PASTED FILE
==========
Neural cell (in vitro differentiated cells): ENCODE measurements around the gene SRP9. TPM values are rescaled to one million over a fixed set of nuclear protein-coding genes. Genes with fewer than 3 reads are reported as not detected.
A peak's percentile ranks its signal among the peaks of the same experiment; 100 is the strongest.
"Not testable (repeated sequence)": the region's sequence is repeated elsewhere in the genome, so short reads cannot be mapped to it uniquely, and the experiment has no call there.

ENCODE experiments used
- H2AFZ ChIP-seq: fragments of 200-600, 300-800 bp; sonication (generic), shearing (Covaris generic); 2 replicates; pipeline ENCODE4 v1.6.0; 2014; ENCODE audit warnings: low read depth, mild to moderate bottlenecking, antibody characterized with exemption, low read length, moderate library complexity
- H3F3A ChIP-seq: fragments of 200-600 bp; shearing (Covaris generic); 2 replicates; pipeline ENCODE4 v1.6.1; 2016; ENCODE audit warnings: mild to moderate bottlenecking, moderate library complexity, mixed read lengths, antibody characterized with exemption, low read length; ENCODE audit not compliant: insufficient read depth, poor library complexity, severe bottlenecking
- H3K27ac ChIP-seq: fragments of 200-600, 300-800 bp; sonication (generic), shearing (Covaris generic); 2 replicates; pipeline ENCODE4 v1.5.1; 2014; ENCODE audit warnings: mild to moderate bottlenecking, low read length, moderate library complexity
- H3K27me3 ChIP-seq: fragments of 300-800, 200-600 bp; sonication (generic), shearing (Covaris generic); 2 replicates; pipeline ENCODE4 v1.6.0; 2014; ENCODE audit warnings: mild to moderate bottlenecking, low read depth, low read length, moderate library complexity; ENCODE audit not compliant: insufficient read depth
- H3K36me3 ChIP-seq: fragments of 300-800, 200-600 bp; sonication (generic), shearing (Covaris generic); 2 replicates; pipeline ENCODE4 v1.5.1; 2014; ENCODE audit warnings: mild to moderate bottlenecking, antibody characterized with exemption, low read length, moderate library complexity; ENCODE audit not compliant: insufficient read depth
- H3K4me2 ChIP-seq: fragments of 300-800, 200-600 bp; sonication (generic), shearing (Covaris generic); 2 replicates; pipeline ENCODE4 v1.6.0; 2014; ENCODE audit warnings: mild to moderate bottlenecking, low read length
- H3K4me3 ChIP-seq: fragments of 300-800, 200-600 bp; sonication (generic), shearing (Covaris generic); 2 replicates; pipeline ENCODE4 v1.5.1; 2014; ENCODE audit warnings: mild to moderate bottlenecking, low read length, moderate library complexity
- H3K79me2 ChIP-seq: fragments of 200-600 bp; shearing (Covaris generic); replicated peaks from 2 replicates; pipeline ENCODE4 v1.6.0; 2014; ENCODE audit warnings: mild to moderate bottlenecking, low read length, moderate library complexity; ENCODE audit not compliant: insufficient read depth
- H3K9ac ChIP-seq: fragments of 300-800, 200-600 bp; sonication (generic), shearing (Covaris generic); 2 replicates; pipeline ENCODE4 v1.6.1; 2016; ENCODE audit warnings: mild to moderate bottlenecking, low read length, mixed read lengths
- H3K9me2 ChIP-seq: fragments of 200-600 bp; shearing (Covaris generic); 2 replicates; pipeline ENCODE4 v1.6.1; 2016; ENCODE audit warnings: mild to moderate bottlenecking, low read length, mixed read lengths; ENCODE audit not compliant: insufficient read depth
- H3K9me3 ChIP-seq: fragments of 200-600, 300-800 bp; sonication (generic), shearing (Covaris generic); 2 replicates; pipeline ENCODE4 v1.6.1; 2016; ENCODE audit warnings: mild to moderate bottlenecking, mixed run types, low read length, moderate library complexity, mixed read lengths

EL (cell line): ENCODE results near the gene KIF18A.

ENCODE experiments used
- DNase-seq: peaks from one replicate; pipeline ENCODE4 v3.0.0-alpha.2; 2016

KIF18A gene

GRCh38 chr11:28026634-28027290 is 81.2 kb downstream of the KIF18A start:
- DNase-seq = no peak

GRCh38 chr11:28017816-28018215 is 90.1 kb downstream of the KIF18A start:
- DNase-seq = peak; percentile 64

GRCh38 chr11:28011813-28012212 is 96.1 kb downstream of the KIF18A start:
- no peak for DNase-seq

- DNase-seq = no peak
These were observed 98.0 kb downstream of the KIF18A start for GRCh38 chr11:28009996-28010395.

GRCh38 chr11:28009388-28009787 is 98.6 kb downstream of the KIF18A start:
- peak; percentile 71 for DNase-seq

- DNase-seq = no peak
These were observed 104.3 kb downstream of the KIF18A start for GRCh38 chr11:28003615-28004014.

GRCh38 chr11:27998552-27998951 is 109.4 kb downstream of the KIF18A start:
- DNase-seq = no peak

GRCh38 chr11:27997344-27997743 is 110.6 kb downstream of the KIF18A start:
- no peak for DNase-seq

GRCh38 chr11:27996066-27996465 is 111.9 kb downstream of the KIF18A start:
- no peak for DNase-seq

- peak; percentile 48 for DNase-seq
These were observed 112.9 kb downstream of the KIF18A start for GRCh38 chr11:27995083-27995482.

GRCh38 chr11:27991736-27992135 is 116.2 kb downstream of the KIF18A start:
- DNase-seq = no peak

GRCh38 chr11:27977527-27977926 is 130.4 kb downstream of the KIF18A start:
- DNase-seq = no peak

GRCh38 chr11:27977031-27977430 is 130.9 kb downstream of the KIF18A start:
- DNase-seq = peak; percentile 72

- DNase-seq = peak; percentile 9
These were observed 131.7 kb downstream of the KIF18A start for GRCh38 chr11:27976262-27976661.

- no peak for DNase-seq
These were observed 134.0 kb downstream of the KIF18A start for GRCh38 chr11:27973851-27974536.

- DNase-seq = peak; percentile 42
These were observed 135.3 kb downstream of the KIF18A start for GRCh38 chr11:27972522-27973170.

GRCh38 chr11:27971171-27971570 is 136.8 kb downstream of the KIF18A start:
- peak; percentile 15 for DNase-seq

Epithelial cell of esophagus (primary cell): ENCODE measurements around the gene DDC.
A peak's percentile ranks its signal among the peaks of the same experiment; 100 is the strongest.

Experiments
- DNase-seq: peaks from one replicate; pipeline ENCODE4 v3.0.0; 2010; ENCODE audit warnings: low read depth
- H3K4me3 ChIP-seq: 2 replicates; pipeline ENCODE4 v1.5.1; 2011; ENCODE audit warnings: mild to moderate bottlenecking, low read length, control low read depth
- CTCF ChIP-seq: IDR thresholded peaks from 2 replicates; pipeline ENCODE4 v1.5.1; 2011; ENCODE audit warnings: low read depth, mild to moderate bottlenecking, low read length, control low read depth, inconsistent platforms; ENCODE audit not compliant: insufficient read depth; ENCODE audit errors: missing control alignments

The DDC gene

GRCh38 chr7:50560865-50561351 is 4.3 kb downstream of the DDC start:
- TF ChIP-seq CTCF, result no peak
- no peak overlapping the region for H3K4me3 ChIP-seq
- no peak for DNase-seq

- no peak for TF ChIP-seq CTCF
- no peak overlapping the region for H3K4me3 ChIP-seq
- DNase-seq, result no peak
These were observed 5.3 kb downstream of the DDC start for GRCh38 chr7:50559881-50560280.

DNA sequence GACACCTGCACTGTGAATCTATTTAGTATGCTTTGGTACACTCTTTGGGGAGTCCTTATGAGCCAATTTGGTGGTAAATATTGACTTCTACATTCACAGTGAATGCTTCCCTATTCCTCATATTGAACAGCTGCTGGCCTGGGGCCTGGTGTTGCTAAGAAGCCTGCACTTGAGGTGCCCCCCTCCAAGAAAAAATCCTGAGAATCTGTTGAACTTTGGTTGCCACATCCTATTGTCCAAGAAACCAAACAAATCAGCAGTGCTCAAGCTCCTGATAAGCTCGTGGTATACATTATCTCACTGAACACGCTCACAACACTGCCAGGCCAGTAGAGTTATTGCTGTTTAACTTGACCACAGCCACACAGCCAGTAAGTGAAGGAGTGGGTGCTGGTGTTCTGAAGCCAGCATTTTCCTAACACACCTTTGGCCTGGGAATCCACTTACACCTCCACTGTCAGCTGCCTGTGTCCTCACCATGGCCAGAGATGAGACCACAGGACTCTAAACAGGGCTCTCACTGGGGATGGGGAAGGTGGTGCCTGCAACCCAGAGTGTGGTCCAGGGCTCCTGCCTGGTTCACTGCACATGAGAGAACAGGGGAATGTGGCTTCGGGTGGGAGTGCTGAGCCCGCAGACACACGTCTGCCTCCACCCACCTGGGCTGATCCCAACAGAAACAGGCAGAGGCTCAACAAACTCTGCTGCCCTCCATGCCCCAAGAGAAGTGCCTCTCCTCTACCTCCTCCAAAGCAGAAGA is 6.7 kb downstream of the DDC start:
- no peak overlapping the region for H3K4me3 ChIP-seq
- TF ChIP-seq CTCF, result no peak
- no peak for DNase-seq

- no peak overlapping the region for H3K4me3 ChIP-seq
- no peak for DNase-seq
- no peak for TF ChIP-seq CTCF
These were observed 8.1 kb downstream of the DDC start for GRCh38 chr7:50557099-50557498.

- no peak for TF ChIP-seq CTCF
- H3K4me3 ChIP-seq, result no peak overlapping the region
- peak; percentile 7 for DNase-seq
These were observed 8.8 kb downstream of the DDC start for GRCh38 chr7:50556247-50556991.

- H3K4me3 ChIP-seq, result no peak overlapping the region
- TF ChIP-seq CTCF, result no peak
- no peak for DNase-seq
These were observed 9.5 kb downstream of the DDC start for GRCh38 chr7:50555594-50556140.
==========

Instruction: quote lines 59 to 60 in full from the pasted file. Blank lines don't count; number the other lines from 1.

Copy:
- CTCF ChIP-seq: IDR thresholded peaks from 2 replicates; pipeline ENCODE4 v1.5.1; 2011; ENCODE audit warnings: low read depth, mild to moderate bottlenecking, low read length, control low read depth, inconsistent platforms; ENCODE audit not compliant: insufficient read depth; ENCODE audit errors: missing control alignments

The DDC gene